In seeking to encourage advance care planning, clinicians in nursing homes and hospitals have become increasingly concerned about how best to determine which residents have the capacity to execute advance directives (living wills and health care proxies). The absence of professionally agreed upon clinical guidelines hamper clinicians’ ability to determine decisional capacity. People who appear confused or have dementia tend not to be given written or verbal information about advance directives. Capacity is a significant concern to the VA community as our veterans age and require more extensive and complicated therapies for adequate care. Improving the process by which "decision-specific capacity" is determined will aid in the informed consent process for the patient suspected of having diminished capacity. Directing this effort towards the ability to appoint a health care proxy will assure that at a minimum, as many patients as possible will be able to exercise a choice as to who will be making health care decisions for them when they are no longer capable of making them for themselves.
Our objectives were: 1) to identify 50 men and women age 65 and over (25 of whom were hospital patients and 25 of whom were ambulatory care patients at the Bronx VAMC) to participate in a study to determine capacity to appoint a health care proxy; 2) to determine if their responses to previously developed "Guidelines" for determining capacity in older people to execute a health care proxy in a nursing home setting were valid in other settings; and 3) to determine if responses to the "Guidelines" compared favorably to clinical and objective measures of cognition and depression, and how these conditions influence capacity.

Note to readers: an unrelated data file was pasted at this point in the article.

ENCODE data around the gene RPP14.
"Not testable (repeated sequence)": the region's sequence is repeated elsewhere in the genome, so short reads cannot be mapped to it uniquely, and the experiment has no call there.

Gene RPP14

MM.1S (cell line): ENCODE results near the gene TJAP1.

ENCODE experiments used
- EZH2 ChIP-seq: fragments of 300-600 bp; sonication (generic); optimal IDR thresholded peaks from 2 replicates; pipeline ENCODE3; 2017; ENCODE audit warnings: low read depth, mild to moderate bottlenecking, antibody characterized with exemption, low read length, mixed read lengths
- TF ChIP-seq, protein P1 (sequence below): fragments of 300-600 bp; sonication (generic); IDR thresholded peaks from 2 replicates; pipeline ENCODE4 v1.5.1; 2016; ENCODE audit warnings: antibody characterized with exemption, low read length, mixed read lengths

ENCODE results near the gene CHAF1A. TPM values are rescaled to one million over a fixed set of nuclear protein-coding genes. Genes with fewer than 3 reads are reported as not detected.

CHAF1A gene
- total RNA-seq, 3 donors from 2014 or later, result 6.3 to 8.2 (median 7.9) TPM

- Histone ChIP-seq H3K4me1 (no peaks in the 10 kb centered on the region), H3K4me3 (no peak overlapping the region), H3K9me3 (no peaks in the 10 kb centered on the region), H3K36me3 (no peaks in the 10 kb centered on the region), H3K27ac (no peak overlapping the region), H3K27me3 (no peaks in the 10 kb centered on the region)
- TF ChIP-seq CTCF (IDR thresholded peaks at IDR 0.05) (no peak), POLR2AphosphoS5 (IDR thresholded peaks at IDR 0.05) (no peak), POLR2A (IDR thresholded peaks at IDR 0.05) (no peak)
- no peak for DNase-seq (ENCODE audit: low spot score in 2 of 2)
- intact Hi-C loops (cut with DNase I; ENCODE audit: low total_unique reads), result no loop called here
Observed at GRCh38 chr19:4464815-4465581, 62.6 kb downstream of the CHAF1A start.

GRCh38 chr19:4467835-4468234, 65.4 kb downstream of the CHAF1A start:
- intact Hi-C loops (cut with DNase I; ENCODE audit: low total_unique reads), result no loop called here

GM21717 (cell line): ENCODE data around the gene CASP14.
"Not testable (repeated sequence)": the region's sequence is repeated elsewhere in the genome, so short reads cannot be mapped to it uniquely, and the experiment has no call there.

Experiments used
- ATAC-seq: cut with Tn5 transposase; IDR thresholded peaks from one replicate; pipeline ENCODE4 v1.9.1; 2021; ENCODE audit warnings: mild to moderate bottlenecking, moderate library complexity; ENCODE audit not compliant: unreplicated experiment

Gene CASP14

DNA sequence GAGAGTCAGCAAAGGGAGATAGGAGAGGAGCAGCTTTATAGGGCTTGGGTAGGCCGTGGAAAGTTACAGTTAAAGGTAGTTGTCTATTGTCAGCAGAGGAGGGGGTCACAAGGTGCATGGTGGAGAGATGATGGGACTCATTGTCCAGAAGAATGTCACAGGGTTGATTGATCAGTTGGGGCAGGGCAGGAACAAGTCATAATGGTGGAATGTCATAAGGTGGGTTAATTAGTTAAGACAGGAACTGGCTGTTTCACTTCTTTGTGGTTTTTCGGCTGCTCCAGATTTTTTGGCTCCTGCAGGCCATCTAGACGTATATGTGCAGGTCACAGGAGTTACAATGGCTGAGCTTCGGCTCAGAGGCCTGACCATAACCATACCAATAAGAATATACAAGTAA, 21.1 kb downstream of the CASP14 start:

This was a two-year, prospective, cross sectional cohort pilot study. Patients 65 and older, both male and female, were chosen from the Geriatric outpatient clinic and inpatient units at the Bronx VAMC, based on physician and nursing assessment of ability to participate. Participants’ cognitive functioning was assessed with the Folstein Mini-Mental Status Exam (MMSE). Approximately 25 percent of participants were also evaluated by a psychiatrist who assessed decision-making capacity and depression. Finally, all participants were administered the Health Care Proxy "Guidelines."
Data was collected on 23 inpatients and 35 outpatients. The mean age was 76.6 years (range 65-95 yrs). The mean MMSE was 26 (range 13-30). Approximately 20 percent of the subjects were unable to complete the "Guidelines" and appoint a proxy. Capacity to name a health care proxy as measured by the "Guidelines" was not statistically associated with the MMSE score. Six of the nine subjects with low MMSE scores (13-23) were able to complete the "Guidelines" and appoint a health care proxy. There was 85 percent agreement between the psychiatrist and the "Guidelines" in the determination of capacity. Years of school was not related to performance on the "Guidelines." Because only one patient was assessed as depressed by the psychiatrist, no inferences about the relationship among capacity, cognitive status, and depression could be made.
The psychiatric assessment of capacity correlated highly with the "Guidelines." Inasmuch as the psychiatric evaluation is the current "gold standard," this finding adds evidence for the concurrent validity of the "Guidelines." The "Guidelines" show promise as a clinical tool to assure that as many patients as possible are able to exercise a choice as to who will be making health care decisions for them when they are no longer capable of doing so for themselves.
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